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Buprenorphine as a treatment for heroin addiction

Buprenorphine is an opioid drug with many similarities to the other opioid drugs. Like other opioids, it is useful as a pain killer and for other medical purposes. If you are interested in a more complete discussion of the chemical makeup see http://en.wikipedia.org/wiki/Buprenorphine

For purposes of this discussion, and for purposes of treating drug addiction, the lay reader will probably best understand buprenorphine as a drug similar to methadone.

That is, it provides treatment by manner of "drug substitution". As discussed in What are the treatment options for someone with a heroin problem? nearly all modalities of drug treatment have about the same success rate (where success is described as abstinence) -- about five percent per year.

Buprenorphine and methadone treatments don't seek to keep the patient abstinent during treatment. They are intended to manage the cravings and other problems associated with addiction by a safely managed dose of another drug. That is, the patient is still "addicted" to a drug in the sense that they are taking it to ward off withdrawal symptoms, but it is easier to get their lives under control because they are no longer running the streets at night and/or committing crimes to get their fix.

As a treatment for addiction, buprenorphine has one major advantage over methadone. Doses of buprenorphine typically last two days, rather than one day for methadone. This may not seem to be much of an issue until you consider that patients are rarely allowed to leave the clinic with these drugs. That means that they have to visit the clinics every day, or at least every other day. Considering the fact that the clinics are not at all abundant and may not be located near where the patient lives, this can be a major hindrance to effective treatment.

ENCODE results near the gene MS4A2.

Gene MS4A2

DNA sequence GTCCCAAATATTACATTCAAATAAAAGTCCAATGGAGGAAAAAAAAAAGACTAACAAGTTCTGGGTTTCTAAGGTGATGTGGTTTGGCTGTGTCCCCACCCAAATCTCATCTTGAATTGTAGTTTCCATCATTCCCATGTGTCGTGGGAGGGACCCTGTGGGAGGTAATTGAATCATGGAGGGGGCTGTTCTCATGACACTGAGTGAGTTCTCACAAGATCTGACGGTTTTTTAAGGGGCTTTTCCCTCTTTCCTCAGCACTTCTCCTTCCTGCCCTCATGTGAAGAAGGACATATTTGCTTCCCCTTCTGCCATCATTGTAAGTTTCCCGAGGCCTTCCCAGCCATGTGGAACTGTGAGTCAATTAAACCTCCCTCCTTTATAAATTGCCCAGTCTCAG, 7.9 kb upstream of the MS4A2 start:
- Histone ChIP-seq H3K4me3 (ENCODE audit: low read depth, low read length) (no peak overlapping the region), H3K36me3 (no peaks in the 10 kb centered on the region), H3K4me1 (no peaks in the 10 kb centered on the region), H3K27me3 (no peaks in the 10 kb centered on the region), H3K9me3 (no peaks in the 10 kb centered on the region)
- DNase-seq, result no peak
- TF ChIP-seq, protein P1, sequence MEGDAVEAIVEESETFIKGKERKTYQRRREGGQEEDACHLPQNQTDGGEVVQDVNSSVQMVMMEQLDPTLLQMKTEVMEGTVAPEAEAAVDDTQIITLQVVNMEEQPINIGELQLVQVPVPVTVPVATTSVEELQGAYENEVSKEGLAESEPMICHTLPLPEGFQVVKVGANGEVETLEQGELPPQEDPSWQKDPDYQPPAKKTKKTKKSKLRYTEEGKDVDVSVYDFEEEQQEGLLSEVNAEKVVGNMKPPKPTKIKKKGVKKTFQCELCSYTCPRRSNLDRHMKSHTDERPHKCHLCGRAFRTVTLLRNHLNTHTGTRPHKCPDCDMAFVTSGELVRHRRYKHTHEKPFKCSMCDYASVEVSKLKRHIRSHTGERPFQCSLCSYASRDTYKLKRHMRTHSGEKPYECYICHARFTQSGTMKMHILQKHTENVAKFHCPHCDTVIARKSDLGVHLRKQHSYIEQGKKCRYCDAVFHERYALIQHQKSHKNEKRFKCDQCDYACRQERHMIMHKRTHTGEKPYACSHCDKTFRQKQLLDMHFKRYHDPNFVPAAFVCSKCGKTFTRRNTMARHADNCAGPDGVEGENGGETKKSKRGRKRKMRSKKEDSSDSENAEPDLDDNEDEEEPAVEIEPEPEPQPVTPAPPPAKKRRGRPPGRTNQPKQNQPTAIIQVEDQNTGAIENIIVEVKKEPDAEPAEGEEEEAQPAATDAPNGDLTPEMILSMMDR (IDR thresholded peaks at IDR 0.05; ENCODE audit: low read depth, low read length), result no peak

One more problem with buprenorphine is purely legal.

The Drug Addiction Treatment Act of 2000 limits physicians to prescribing buprenorphine for opioid addiction to a maximum of 30 patients at one time.

That quote comes directly from the Substance Abuse and Mental Health Services Administration, a part of the US Department of Health and Human Services.

If you have someone with a drug problem in the family, and you know the extreme limitations there are on the availability of some of these programs -- and the crying need for them -- you might well wonder, as I did, why they have such a restriction. Personally, I think the answer is simple legislative ignorance -- the same explanation for most of our modern drug laws. But don't take my word for it. Write to your representatives in Congress and ask them.


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